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Credit: Courtesy of Thomas Simpson

One Penn program spent the semester “prepping” former inmates to launch their entrepreneurial ideas.

On Saturday, the Penn Restorative Entrepreneurship Program — a partnership between the School of Social Policy & Practice’s Goldring Reentry Initiative, the Wharton Social Impact Initiative and the Rescue Mission of Trenton that teaches formerly incarcerated individuals valuable entrepreneurial skills to help them re-enter society — held final presentations for its pilot year.

Six of the ex-offenders, referred to as “clients,” presented business pitches to SP2 professors, Rescue Mission board members and an evaluation committee of three actual businessmen, who provided them with feedback on their ideas.

Phase One of the program — which culminated in the final presentations — offered 10 weeks of intensive entrepreneurial workshop sessions on Saturdays taught by eight student mentors from SP2, Wharton, Penn Law School and the College of Arts and Sciences.

The PREP program, which was launched in February, is the brainchild of SP2 professor Charlotte Ren, who has been preparing for the program for two years. The six clients who presented were selected from the 10 participants in the program based on various factors such as how well developed their ideas were. Presentations were five minutes each, followed by a 10 minute question and answer session.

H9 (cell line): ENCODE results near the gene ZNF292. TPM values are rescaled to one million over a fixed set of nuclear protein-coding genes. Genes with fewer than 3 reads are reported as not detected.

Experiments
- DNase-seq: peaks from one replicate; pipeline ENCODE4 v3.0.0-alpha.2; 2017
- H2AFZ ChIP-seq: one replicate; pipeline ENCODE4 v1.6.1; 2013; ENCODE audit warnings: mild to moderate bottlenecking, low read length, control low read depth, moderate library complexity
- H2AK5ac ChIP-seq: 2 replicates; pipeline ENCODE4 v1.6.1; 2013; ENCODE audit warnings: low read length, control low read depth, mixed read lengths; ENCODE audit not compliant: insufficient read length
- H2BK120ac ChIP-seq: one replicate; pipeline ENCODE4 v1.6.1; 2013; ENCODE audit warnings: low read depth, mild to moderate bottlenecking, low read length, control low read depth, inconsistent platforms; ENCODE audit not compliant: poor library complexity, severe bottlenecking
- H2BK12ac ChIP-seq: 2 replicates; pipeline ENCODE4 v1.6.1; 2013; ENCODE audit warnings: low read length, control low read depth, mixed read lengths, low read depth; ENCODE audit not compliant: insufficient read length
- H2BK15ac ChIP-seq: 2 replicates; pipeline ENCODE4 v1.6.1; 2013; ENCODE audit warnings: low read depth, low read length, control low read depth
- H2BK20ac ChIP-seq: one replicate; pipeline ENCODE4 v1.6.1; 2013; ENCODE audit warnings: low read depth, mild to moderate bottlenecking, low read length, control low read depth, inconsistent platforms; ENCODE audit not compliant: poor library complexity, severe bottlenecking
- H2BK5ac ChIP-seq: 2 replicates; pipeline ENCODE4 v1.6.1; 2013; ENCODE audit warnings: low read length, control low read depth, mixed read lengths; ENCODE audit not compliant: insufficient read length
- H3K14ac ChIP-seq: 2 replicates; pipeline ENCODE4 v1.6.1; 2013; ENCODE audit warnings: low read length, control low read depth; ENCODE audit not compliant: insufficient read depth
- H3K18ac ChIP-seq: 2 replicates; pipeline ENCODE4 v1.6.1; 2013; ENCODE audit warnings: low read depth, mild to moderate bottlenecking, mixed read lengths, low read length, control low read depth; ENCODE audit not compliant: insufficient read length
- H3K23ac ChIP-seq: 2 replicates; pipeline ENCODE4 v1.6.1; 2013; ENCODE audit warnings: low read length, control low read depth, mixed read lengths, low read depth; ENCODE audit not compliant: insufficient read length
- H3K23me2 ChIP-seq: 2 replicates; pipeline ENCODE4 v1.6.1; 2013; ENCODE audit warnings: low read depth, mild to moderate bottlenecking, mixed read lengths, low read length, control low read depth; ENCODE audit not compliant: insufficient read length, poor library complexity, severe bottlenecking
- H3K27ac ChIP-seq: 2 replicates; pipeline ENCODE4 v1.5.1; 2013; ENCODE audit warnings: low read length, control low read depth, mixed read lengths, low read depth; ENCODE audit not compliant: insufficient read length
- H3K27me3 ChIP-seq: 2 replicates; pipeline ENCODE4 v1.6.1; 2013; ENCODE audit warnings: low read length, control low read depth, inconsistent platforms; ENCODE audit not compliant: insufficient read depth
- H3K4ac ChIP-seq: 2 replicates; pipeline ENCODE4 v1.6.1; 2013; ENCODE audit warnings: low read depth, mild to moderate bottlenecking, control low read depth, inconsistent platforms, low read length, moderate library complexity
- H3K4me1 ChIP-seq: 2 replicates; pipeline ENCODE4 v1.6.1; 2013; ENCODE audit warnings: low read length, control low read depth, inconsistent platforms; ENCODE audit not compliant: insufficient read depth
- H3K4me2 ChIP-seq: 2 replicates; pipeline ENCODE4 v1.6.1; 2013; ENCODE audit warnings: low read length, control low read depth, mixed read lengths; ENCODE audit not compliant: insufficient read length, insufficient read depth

Although clients presented a wide variety of ideas ranging from landscaping companies to social media platforms, one theme was common among all of their presentations. They all spoke with confidence and passion and agreed that the experience had been life changing.

PREP client Wallace Brown, who hopes to start a food cart selling Southern cuisine inspired by his mother’s home cooked meals, said “[I’ve felt myself personally grow] tremendously. People have called me antisocial, so being able to stand in front of people I don’t know and present something big has been groundbreaking for me.”

Fellow client Eric Miller, who pitched the idea of a welding company, agreed. “It’s been a great experience. [The program] gave me a great opportunity to incite my business idea, develop it and learn how to get it off the ground. I’ve been welding for over 20 years, and I never thought of owning a business until I took this class,” Miller said.

Client Jeffrey Smith, who presented his idea for a landscaping business, raved about the Saturday classes. “It was such a learning experience. [The mentors] were awesome ... Informative, caring, understanding ... I can’t say enough about them,” he said.

Ren was proud to see her idea come to fruition. “I’m really touched by [our clients’] commitment and capability of dreaming big,” Ren said. ”[Our clients and mentors] have achieved an enormous amount of progress and success throughout this process, so as faculty director of the program, I am incredibly, sincerely proud.”

Both Ren and her partner Barrett Young, chief operating officer of the Rescue Mission, said that the personal growth and newfound confidence and motivation of the clients after the 10 week period was evident.

“I can say for all the participants of the program that there has been a large increase in their self-confidence and their self-awareness... This program has given them that fire in their belly to move their life forward.” Young said.

He shared a distinct memory of dropping into the classroom during a session.